Well, my night at Andres wasn’t very crazy at all, but it was still fun and worth the trek from Bogota. First of all, the actual restaurant itself is interesting to explore. There are all sorts of kitschy decor items hanging from the ceilings and on the walls, even in the bathroom. Second, the menu is huge and designed for sharing, meaning it’s a great way for your group to try a bunch of Colombian dishes over a bottle (or two) of Aguardiente, the local “fire water” that tastes like a little bit like a lighter version of sambuca. You also get to keep the menu, which is more accurately described as a magazine or book, as a souvenir!
After you sit down to eat, the fun begins: a group of waitresses might start a dance routine right next to you, or a band might approach the table and serenade you while giving you sashes, hats and crowns to wear. Apparently things have calmed significantly over the years and it used to be more of a crazy nightlife destination, but to me the night was still a blast.
I love to bike around the different cities I visit because it gives you the chance to see a lot of the area up close, but it’s faster than walking. Bogota isn’t a cycling city at first glance – the streets aren’t exactly designed with cyclists’ safety in mind and the air is polluted. But the city has made several improvements and added new bike paths recently. On Sundays, many of the streets uptown are closed so city residents and their families can come out and ride bikes during Ciclovia. It was fun and there were definitely no other tourists participating, which was pretty cool.
Many Colombian urbanites have a country home that they escape to on weekends. The city is dirty and extremely crowded, so it’s easy to see why people prefer to head out of town to enjoy the beautiful mountain scenery. On Monday, before my flight back to Boston, we took a drive to Camila’s aunt’s farm out in the country. It was so peaceful there and we got to hang out with horses, cows, dogs and best of all, a puppy!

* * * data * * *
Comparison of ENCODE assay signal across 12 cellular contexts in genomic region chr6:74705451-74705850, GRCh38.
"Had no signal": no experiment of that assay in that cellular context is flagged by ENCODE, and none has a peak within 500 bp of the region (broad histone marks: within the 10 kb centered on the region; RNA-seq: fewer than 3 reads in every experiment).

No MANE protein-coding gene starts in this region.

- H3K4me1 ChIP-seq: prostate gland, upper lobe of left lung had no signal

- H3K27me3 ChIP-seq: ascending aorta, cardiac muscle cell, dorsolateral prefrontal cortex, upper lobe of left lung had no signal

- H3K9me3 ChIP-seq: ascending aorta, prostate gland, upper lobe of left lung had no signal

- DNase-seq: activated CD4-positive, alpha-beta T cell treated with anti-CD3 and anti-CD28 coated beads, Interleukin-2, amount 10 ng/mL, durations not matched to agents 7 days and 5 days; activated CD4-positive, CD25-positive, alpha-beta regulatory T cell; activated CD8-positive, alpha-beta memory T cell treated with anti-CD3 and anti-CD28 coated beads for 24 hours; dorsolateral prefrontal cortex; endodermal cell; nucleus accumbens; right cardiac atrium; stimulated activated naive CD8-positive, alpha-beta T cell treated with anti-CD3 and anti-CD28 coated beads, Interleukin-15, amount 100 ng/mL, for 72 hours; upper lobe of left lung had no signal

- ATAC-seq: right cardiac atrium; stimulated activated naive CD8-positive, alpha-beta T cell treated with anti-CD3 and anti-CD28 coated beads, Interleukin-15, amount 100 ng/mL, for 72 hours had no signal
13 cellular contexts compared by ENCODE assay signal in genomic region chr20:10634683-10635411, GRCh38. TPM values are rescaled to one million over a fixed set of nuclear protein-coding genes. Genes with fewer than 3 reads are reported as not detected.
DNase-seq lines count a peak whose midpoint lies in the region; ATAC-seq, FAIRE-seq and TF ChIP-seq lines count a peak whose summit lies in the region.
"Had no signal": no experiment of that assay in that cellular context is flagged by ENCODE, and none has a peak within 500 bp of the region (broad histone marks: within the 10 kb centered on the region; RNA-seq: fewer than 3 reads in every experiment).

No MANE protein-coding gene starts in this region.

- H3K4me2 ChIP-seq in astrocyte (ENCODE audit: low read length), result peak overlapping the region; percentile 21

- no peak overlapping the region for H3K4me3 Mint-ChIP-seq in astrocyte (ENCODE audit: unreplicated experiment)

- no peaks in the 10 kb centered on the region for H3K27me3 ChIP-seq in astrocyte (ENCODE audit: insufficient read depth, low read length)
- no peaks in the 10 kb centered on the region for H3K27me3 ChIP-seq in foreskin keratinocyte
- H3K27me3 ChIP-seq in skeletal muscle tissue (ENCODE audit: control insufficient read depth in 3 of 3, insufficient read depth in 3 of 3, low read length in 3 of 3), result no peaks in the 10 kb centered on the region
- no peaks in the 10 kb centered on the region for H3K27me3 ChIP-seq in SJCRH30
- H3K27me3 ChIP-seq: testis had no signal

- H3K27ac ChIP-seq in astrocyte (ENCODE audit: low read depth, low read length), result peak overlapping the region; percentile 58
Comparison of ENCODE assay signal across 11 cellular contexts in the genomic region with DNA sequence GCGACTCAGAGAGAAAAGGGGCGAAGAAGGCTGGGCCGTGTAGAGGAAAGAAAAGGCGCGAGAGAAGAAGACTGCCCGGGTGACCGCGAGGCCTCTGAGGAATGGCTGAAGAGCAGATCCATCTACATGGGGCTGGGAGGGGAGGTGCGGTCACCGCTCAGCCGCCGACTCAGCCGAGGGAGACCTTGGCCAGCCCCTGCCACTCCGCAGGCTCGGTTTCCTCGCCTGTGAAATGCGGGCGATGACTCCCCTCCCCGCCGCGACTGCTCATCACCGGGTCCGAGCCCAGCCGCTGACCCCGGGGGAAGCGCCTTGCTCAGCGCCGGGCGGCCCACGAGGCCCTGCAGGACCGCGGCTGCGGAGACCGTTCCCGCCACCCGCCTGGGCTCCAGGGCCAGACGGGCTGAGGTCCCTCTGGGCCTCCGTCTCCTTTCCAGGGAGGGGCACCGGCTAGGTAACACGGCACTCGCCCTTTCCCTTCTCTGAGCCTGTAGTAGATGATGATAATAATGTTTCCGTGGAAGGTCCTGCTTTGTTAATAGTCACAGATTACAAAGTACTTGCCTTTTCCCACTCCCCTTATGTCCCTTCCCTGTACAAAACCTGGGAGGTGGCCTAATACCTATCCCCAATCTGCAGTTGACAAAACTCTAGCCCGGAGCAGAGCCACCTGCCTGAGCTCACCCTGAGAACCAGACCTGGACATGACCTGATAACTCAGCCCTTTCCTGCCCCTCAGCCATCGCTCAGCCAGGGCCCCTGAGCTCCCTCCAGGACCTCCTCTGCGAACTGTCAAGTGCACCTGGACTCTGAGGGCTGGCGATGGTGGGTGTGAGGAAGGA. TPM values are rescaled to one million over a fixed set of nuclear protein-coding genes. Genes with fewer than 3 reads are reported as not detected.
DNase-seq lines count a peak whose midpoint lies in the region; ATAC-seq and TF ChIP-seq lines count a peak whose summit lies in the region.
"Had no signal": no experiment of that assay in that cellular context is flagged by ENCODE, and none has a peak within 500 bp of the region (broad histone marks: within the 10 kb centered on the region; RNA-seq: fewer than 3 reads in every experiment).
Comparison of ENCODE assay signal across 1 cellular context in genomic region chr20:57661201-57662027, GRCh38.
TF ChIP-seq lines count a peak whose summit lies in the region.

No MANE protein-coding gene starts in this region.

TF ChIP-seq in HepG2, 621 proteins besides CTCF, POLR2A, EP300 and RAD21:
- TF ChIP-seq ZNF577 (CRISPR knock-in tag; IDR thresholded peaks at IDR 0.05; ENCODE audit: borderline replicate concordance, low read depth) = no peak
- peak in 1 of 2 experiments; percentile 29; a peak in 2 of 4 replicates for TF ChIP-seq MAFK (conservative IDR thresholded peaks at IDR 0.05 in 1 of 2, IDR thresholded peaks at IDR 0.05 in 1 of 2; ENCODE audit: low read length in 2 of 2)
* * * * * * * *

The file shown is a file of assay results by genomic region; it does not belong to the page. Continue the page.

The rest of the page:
We stayed for dinner, which included an amazing Colombian dish called lomo al trapo. Lomo al trapo consists of only two ingredients: beef and salt. The key to deliciousness is all in the preparation: the beef is generously salted to the point where you’re like woah am I going to die from a salt overdose? and then wrapped and tied tightly in a kitchen towel. The entire bundle is placed in a fire to cook for 10 to 15 minutes before it’s removed, unwrapped, and quickly eaten because it tastes so good. I’m definitely going to try this recipe out next time I’m glamping!
While I didn’t go on any tours or visit a single tourist attraction during my 72 hours in Bogota, I did get a taste of the typical Colombian lifestyle that I didn’t have the chance to experience during my first trip. I went to the gym (personal training for an hour is $11, you guys!), I got my hair done (blowouts are also $11… basically if I lived in Colombia I’d look FLY). It was the perfect mini vacation to help me wind down from a whirlwind two months of moving to a different state and starting a new job. Eating, drinking, bike riding and relaxing in a beautiful setting… what more could you want?
(I couldn’t resist one more puppy pic!)
"We're all wearing spandex unitards, should I buy you one? Oh and we're getting up at 6:00 a.m. on Sunday...